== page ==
Today, Mam Winnie, the ANC gives thanks to you for being unwavering in your activism and unbowed in the face of repression.

We say thanks for your years of patriotic service to the ANC, to the United Democratic Front, to the Women’s League and to so many other collectives that bear the imprint of your personality and ideology.

We thank the many fraternal organisations who are with us today and whose support of our struggle in their own countries concerntrated global attention on the plight of black South Africans under apartheid.

We say thank you to the Madikizela and Mandela families who were deprived of a constant presence during Mam Winnie’s decades of focus on the plight of others around her and the plight of downtrodden and oppressed communities all over South Africa.

We also remember and pay homage to other mothers such as Comrades Limpho Hani and the family of Solomon Mahlangu who felt brutally and bloodily the mercilessness of the apartheid state.

We say thank you to the millions of South Africans who are mourning with us across the spectrum of race, colour and class, to acknowledging the passing of a truly great South African.

As we mourn Mam Winnie’s passing, we cast our gaze ahead to the Winnie Madikizela-Mandelas – black and white – who must fight our Mother’s fight in years and generations to come.

South Africa’s transformation is not complete, and we therefore look to a new generation of young women – and young men – to advance the causes in which Mam Winnie led us so capably and forcefully.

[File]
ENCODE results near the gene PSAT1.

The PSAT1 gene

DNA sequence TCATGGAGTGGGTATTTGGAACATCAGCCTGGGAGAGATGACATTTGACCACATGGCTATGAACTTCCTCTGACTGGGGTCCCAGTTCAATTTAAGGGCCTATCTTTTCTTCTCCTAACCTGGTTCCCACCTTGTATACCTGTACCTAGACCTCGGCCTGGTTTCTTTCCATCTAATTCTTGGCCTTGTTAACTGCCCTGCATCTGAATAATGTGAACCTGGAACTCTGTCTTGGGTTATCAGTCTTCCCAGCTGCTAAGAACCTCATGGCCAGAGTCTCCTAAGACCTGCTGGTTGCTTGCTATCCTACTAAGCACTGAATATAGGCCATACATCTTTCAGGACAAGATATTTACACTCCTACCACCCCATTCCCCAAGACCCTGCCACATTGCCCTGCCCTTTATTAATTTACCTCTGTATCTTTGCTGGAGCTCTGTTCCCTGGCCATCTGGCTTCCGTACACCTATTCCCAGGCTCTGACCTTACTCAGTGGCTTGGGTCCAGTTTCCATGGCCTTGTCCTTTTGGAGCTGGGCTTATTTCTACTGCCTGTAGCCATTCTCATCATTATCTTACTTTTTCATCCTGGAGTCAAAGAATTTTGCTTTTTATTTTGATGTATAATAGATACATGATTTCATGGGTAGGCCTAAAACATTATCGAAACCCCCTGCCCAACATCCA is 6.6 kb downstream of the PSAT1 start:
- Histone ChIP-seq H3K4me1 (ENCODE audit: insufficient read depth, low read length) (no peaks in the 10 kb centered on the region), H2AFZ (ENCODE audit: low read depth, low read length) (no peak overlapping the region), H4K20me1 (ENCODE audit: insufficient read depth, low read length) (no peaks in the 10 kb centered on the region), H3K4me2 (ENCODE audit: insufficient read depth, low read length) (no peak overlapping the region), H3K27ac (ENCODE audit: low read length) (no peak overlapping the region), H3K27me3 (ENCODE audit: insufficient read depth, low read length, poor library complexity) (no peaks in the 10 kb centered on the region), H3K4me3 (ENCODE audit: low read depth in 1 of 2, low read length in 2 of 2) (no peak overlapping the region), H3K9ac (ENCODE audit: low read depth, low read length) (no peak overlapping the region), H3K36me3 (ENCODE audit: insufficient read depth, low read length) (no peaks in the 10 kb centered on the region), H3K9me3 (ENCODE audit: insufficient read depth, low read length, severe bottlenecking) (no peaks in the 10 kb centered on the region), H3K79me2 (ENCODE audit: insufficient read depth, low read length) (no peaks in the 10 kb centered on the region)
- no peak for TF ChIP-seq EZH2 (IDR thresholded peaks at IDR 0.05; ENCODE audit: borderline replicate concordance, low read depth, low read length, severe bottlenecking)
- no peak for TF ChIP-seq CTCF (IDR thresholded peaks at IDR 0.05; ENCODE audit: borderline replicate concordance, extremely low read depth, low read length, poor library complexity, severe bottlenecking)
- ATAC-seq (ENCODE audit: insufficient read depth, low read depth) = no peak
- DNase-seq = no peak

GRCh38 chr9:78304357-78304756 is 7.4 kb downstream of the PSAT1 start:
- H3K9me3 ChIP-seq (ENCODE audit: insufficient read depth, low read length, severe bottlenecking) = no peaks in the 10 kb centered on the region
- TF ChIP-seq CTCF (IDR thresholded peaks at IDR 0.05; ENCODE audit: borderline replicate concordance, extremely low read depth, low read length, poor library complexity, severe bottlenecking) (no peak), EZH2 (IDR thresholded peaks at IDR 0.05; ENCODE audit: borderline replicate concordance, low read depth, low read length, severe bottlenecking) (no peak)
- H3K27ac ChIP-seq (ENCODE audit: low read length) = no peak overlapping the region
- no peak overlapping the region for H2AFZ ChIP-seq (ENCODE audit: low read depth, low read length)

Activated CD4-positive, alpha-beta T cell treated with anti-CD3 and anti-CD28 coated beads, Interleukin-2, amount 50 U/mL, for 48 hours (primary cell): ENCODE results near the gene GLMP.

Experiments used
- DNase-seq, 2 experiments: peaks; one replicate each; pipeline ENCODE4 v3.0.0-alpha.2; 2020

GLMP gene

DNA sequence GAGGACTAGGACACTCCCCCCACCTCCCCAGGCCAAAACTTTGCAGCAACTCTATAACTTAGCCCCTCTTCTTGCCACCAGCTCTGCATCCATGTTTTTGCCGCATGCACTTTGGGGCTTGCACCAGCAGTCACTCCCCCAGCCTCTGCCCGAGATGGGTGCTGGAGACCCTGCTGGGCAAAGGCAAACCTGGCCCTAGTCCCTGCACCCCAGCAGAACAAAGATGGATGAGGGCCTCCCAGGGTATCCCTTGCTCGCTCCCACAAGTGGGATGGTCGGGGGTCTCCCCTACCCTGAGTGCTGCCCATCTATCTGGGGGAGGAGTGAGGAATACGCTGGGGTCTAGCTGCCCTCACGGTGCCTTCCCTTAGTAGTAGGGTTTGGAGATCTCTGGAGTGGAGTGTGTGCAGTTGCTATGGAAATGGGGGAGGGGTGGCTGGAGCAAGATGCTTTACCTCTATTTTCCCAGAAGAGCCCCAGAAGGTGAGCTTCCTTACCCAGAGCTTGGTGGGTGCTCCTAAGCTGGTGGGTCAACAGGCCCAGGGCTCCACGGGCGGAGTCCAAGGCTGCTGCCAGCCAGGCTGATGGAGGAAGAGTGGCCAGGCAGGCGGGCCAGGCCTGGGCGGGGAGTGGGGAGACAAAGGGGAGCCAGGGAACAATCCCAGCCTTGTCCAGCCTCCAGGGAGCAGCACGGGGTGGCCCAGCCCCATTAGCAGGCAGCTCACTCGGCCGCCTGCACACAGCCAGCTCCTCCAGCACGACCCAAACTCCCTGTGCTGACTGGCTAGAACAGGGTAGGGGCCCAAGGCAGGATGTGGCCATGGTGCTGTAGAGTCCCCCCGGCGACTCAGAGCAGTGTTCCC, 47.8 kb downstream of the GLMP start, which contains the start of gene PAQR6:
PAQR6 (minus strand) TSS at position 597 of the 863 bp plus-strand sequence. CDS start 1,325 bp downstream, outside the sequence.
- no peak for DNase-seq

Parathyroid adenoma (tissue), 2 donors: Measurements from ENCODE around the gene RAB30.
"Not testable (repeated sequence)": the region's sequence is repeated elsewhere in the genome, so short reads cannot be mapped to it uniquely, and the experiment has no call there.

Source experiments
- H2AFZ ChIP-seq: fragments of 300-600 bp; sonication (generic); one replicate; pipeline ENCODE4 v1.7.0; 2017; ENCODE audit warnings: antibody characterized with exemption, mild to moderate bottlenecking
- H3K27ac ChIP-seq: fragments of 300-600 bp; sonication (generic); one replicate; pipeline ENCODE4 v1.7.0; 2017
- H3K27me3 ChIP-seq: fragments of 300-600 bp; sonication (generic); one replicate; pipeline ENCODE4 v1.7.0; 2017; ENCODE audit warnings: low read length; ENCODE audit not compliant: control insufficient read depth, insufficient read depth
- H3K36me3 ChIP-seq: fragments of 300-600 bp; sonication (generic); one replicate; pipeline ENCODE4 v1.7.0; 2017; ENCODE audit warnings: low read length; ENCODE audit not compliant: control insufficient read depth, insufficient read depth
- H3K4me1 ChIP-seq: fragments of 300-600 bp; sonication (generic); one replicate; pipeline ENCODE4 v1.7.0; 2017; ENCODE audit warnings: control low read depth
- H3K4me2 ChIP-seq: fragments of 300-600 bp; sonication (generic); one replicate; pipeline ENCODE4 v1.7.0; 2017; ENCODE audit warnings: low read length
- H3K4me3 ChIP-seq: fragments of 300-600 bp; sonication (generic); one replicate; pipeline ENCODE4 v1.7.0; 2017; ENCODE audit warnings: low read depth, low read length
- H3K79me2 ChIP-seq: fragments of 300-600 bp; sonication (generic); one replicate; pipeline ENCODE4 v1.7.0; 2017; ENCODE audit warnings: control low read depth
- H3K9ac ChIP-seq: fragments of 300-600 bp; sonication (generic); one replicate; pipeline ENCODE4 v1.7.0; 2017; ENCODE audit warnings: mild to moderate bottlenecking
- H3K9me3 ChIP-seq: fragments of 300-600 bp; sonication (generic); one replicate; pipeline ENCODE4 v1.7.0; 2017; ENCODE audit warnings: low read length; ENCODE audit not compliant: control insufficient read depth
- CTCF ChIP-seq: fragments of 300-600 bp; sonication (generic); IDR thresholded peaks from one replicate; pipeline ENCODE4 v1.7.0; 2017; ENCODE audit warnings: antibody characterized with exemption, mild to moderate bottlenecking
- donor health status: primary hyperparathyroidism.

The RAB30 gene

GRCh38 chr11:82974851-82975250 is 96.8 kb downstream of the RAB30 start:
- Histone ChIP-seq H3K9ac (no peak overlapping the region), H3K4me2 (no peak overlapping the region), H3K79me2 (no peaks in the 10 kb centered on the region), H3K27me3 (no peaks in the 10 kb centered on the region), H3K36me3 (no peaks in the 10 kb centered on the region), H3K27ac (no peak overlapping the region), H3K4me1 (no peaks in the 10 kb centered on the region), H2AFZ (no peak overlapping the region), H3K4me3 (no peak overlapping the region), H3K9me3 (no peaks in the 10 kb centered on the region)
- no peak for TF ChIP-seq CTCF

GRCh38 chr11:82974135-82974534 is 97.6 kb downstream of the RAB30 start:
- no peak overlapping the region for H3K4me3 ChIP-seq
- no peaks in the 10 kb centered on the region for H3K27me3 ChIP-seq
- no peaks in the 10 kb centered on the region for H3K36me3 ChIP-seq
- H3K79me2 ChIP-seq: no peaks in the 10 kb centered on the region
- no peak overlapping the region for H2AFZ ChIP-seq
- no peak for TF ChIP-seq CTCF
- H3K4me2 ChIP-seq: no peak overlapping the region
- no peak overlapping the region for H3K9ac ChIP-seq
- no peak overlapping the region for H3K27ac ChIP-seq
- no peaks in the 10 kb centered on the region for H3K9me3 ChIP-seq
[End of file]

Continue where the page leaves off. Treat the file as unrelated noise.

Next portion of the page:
The resolutions of the ANC’s 54th National Conference held in December 2017, are a fitting tribute to her especially the far reaching decisions on land redistribution and transformation of the economy. It is incumbent upon us to remember and mark her remarkable life by ensuring their full implementation to the benefit of all South Africans, the majority of whom are poor, African and female.

Mam Winnie’s life remains a blueprint for activism in the 21st Century, because no matter what technology we are able to employ today to realise the vision of our Freedom Charter, our Constitution and our National Development Plan, activism and struggle must come from the heart, not the hardware.

Our activism must be fundamentally rooted in our concern for humanity and community. It must be rooted in our understanding of the challenges that face our country, our region, our continent and the world. And it must be rooted in wanting to make a difference; not a difference in our personal circumstances, but a difference in our communities and the wider world.

We will miss that unique blend of fiery militancy and charming friendship that characterised Mam Winnie. We will also miss her inner beauty and outward attractiveness.

We will miss her inspiration; her sense of principle; her ability to innovate and adapt in the face of adversity; her ability to establish a community clinic in a place of banishment, as she did in Brandfort.

But for all the attributes we will miss, we will be comforted by her legacy of a better South Africa in a better world.

We will be comforted by the rights we have won and the transformation we have effected using these rights.

We will be comforted by knowing that Mam Winnie had not resisted, fought, struggled, embraced and reconciled in vain.

We will be comforted by knowing that while her voice has grown silent, the voice of the previously voiceless will ring out across our country as continue to move South Africa forward.

We look forward to 2019 as a year not just of contestation but a year of advancing the values and vision for which Mam Winnie stood.

Today, all of us will find ourselves moving back and forth between celebration and mourning; between reliving the pain and the inspiration that was a part of Mam Winnie’s life, and between reflecting on her life and reflecting on our own.

Most of all, I hope we will grasp this national period of mourning as a moment to rededicate ourselves to completing the many revolutionary tasks Mam Winnie began in her own lifetime and left for us to complete.

Cde Jessie Duarte is the Deputy Secretary General of the African National Congress

Posted in Viewpoints.